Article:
Let God rescue him now if he wants them, for he said, I am son of God. Interesting how all minutely the details of the salt written so many hundreds of years before will fulfilled at the time of the crucifixion. Some buddy who has counted this up, says that there were at least 24 specific Old Testament prophecies that came to fulfillment in just a short period of hours at the time of Jesus death. The fourth stanza turns back to God and his faithfulness again here swear I've said that it brings us a step closer to the victory that we find as we get to verse 21. Here Jesus is thinking of God's deliverance of him who brought me out of the womb and made me trust in you, even at my mother's breast from birth I was cast upon you for mother's womb. You've been my God, do not be far from me, for trouble is near and there's no one to help us a way of saying this and that not only is he did and stands until you help the fathers surely are going to help me, but it's a way of saying you help me my whole life has been an illustration of your presence in the wisdom of trusting, you certainly are going to be with me now that the weights moving we come to the fifth of the six stanzas and here you have a description of the crucifixion itself. The physical suffering worth noting on this that is a very good description of the physical agony of crucifixion. I don't know anybody who has done that better and in a shorter space in CI Scofield. It was behind the famous Scofield reference Bible you have Scofield reference Bible. Many still do. In spite of the popularity of the new international version. You'll find a footnote at this place at the bottom of the page and what Scofield wrote is this Psalm 22 is a graphic picture of death by crucifixion bones of the hands, arms, shoulders and pelvis out of joint. The profuse perspiration caused by intense suffering action of the heart affected strength exhausted the extreme thirst that hands and feet pierced nudity with the modesty are all associated with this mode of death. Then he goes on the accompanying circumstances are precisely those fulfilled in the crucifixion of Christ. The desolate cry of verse one periods of light and darkness. In verse two, contemptuous and humiliating treatment of verses six through eight of 12 and 13. The casting of lots for his clothing. Verse 18. These were all literally fulfilled and then he adds when it's remembered that the crucifixion was a Roman not Jewish form of execution.

The proof of inspiration is irresistible, so it is but you know it's not only a description of the physical suffering that you find here. You also have a description of those who were his enemies are described in some powerful images strong bulls of Bashan, in verse 12, roaring lion staring at their prey. In verse 13 and finally, in verse 16 dogs to have surrounded it and that's what his enemies appeared to be Gary Kidner, whom I mentioned earlier said not only that, but we also have an analysis of the motivation of these people why people in group will do such things to other people.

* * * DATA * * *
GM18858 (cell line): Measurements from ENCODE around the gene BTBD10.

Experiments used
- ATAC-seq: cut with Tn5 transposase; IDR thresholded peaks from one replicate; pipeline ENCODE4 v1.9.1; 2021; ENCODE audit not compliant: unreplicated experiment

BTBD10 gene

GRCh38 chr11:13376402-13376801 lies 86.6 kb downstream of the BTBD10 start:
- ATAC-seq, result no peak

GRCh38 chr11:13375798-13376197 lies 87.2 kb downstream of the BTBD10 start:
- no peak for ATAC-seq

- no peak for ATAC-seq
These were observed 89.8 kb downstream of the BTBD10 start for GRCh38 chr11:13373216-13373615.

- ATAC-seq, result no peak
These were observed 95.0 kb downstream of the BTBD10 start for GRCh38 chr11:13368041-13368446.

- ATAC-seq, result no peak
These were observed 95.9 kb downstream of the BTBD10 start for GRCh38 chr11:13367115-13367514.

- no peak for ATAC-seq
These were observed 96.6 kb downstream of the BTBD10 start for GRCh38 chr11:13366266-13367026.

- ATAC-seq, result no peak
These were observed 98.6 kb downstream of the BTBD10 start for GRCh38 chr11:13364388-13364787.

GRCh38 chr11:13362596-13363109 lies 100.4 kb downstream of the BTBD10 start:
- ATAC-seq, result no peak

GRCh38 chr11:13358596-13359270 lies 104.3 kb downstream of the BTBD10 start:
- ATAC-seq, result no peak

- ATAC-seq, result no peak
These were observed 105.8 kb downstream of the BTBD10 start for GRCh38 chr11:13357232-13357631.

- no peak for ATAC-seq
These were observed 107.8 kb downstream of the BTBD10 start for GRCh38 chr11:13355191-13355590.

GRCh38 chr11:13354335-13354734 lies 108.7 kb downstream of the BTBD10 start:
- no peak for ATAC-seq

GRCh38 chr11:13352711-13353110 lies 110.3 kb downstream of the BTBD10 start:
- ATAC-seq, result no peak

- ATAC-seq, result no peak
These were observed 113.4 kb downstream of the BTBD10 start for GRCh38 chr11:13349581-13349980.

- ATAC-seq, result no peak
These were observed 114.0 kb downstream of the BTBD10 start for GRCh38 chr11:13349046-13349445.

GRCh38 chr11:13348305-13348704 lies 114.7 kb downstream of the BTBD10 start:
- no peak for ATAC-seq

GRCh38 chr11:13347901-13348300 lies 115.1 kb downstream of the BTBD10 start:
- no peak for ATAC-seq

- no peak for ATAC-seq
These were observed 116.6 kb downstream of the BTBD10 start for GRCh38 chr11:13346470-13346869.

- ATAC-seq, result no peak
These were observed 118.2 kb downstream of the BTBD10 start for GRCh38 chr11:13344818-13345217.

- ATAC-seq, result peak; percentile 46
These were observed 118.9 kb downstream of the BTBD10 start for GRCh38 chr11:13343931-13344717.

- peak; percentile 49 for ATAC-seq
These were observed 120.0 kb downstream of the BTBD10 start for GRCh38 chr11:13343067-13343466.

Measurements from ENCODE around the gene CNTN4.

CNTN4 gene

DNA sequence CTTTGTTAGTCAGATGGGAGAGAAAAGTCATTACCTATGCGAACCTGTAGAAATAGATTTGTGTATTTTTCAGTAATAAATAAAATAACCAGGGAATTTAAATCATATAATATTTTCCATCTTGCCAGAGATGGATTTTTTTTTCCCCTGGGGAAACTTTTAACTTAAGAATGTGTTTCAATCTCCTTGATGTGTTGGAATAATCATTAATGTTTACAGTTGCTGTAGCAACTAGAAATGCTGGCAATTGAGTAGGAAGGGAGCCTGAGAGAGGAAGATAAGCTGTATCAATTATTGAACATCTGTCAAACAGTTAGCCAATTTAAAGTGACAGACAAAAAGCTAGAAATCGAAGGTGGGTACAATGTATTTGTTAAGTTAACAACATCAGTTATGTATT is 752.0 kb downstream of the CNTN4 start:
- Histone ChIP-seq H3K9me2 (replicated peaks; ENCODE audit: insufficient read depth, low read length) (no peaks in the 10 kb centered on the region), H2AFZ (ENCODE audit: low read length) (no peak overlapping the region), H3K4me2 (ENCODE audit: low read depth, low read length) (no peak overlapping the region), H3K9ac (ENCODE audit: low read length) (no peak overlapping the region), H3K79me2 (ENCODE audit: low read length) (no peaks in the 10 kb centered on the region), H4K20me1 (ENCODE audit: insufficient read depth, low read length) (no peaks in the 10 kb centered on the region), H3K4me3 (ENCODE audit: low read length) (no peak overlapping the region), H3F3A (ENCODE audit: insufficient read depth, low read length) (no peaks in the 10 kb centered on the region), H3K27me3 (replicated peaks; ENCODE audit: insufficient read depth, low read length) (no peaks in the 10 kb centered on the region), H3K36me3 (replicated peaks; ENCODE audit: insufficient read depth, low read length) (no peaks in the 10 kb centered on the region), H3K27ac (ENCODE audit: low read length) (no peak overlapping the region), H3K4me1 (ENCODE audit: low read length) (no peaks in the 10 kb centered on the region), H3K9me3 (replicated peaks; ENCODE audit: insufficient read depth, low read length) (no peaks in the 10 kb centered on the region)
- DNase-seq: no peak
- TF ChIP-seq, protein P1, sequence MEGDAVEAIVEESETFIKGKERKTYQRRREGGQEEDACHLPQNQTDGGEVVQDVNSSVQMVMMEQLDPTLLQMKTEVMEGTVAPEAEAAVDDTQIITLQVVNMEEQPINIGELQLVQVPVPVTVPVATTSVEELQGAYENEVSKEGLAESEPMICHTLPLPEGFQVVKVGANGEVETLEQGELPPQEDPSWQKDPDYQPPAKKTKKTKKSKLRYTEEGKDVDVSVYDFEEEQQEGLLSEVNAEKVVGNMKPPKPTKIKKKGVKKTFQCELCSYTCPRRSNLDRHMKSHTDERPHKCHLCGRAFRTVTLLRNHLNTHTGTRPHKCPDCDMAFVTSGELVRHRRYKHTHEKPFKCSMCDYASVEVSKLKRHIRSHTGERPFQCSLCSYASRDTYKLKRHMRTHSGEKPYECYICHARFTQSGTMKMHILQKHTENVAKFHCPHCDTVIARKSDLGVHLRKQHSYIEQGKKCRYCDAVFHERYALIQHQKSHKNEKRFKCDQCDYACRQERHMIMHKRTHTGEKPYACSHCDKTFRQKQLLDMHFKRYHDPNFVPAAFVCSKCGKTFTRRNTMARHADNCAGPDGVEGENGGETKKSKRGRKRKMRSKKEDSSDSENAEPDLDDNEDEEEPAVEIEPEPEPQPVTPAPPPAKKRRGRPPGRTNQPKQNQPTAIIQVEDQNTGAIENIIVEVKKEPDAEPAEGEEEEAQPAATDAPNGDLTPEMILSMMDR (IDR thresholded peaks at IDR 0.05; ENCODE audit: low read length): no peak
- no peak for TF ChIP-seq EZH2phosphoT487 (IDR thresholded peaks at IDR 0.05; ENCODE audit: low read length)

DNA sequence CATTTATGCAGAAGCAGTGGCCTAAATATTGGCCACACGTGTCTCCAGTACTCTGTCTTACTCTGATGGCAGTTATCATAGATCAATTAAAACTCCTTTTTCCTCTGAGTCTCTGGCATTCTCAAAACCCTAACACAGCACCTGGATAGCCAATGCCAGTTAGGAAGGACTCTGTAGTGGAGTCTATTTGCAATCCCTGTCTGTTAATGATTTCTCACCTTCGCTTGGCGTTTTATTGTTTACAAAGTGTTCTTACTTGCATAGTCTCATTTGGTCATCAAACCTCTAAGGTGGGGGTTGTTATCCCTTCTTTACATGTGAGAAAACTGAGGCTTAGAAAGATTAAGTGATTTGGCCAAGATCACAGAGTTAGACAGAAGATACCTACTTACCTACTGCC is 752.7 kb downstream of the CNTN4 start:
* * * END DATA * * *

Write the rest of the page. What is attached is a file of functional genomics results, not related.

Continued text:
Resentment of those who make high claims. Verse eight suggests that the compulsion of crowd psychology verse 12 on greed even for trivial gains. Verse 18 and perverted taste that is enjoying a harrowing spectacle simply because sin is murderous, and sinners have hatred in them all that emerges here and that stanza thing I like to say a special word about the word pierced that you find in verse 16 when I say that because some may be aware that there is a technical problem involving that word in the Masoretic Hebrew text of the Middle Ages. That is the oldest will Hebrew texts that we have the word is not pierced. That word is the word lion with the bow pointing to it that provides a translation like a lion. So if you would translate that is the Masoretic text transiting you'll see that down at the bottom of the new international version of the footnote verse 16 you have something like this is a lion in my hands and my feet now as I say that's the oldest text so you gotta be very careful when you suggest any disagreement with that, especially if you don't have a textual variation based on usually I don't like to do any kind of speculation like that. It does seem, however, that in this case.

Translation pierced is right in the Masoretic text is wrong and for these reasons. First of all, the Septuagint text which is the Greek translation of the Old Testament produced several hundred years before the time of Christ does have the word pierced in Greek is nothing to do with why now that would be presumably an unbiased text because the crucifixion hadn't taken place that you might say, well, Christians of Kings that pierced because they wanted to sound like a crucifixion but the Jewish translators of the Septuagint is never any reason for doing that in the crucifixion hadn't taken place. So apparently that people who produced black and now you're talking a thousand years before the Masoretic text, and perhaps even more people who had that obviously thought it did mean pierced the same thing is true of all the ancient versions at the second reason certainly the words as a lion, not really mean anything. As a matter of fact they don't even provide adequately for the sentence because they leave it without a verb, you have to read a verb into it to say that sentence before that says a band of evil men has encircled me and then you have to kind of say yes and subsequently as a lion and then you have to supply something tying my hands and my feet or something like that doesn't read well.